Do not create unnecessary methods

Methods should be short, from 1 to 7 lines of code, maximum 10 in some cases (with the exception of some algorithms). Because a method does just one thing its name should describe it precisely. But it should not contain implementation details (like data types). The name of the method is the "what" and the implementation is the "how". Try to avoid implementation details in the name.
When you find yourself using the words "and/or" in your methods names, consider that you might be exposing too many implementation details and try to search for a better name.

Sometimes, people new to this kind of modularity end up creating methods that are not necessary:

  1.  
  2. private boolean checkIfCharsAreEqual(char[] wordArray,int first_char, int second_char) {
  3. if (wordArray[first_char] != wordArray[second_char]){
  4. return false;
  5. }else{
  6. return true;
  7. }
  8. }
  9.  

This method does not add any clarity to the code. Moreover boolean methods can just return the condition:

  1.  
  2. private boolean checkIfCharsAreEqual(char[] wordArray,int first_char, int second_char) {
  3. return (wordArray[first_char] != wordArray[second_char]);
  4. }
  5.  

There is no need for the "if-else" block when the result of the condition is the return value of the function/method. Even after this change, the method does not make sense. Try to "inline" the method to see whether the code invoking it reads equally good.

When conditionals contains more than one boolean expression (using logic operators AND/OR) then I usually prefer to extract a method so that the reader doesn't have to think, just read and understand:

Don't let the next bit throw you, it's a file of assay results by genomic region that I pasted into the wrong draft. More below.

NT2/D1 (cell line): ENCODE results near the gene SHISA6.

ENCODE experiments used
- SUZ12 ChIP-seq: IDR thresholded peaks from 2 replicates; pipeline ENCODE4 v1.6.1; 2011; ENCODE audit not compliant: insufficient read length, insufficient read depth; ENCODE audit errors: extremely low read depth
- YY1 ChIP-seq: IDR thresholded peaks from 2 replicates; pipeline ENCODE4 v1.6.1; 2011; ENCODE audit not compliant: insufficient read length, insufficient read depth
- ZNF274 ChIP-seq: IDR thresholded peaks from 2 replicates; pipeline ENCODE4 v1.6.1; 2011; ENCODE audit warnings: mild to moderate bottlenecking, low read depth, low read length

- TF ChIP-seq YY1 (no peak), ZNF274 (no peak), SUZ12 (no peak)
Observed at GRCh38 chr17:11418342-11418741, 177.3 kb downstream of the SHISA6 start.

1.  
  2. // before:
  3. if (someCondition(arg1) && !someOtherCondition(arg2))
  4.  
  5. // after:
  6. if (isSomeCaseWithProperName(arg1, arg2))
  7.  

When methods are boolean, try to name them so that they read well preceded by the "if" keyword. I like using the prefixes "is" and "are" or "areThere" for boolean methods operating on single variables and collections respectively.

When the new method is just an alias of another method, consider whether adding it adds any value in terms of readability:

  1.  
  2. result = someVar.toUpperCase(); // is good/clear enough
  3.  
  4. // Whilst this method does not make sense:
  5. public String convertToUpper(String input){
  6. return input.toUpperCase();
  7. }
  8.  
  9. // And this method does not bring value:
  10. private void addWordToList(List<String> palindromes, String word) {
  11. palindromes.add(wordToBeChecked);
  12. }
  13.  
  14. // And this method does not bring any value:
  15. public boolean stringContainsAtLeastOneSpace(String input) {
  16. if (input.contains(" ")){
  17. return true;
  18. }
  19. return false;
  20. }
  21.  

Also notice that the prefix "string" in the method name is redundant because the parameter is a string. In the case of methods with one or two arguments, consider using names for the arguments that read well together with the method name:

  1.  
  2. public User findBy(int phoneNumber){